So, I'm fortunate enough to work with really inspiring leaders that have made this a key priority. And so, as a result of that, what I'm also seeing at Zoetis is just a lot of cross-functional coordination. We're still building a sustainability team, but my team is broader than just any sort of direct reports I have. The team is cross-functional in nature, we've assembled different groups of colleagues that are helping us drive performance to our new goals. And I think that's the magic formula, it needs to be integrated. Going back to my earlier point, if it's run in a format and a model which is siloed, it's going to have a different result.

So here, this is truly being embedded into how we work. Our colleagues feel accountable, they feel responsible for delivering on different goals that apply to their functions. So, that's critical. What I've been excited about is, we've had some early wins. Coming into the organization, within two to three months, we launched the company's first-ever baseline metrics around ESG. In November 2020, we launched our 2019 ESG review, our first comprehensive report on our ESG metrics, none of that would have been possible to pull together without cross-functional coordination from my colleagues across the business.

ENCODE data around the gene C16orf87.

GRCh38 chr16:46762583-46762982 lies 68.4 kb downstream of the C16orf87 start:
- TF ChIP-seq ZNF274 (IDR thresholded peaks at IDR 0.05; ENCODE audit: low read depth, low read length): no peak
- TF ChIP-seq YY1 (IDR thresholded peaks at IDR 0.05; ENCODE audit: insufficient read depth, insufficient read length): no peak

So, I also think our culture is primed for this, we have a number of core beliefs at Zoetis that we follow and guide our actions every single day. One of the key ones that I reflect on as being a success factor here is we are, “One Zoetis,” that being “One Zoetis” is one of our core beliefs. Another one is we run it like we own it, and I think all of those attributes play into just how successfully we’re coordinating and collaborating to bring this to life.

JM: So, I guess just as a quick aside to the type of team members that you look to bring on, whether they're internal, and you're bringing them into the process, or you're recruiting from external sources to bring them into Zoetis. One of the challenges I imagine that's different for you than other companies is that you, as you said, you're talking about an impact on 100 different countries doing business in 45 different countries.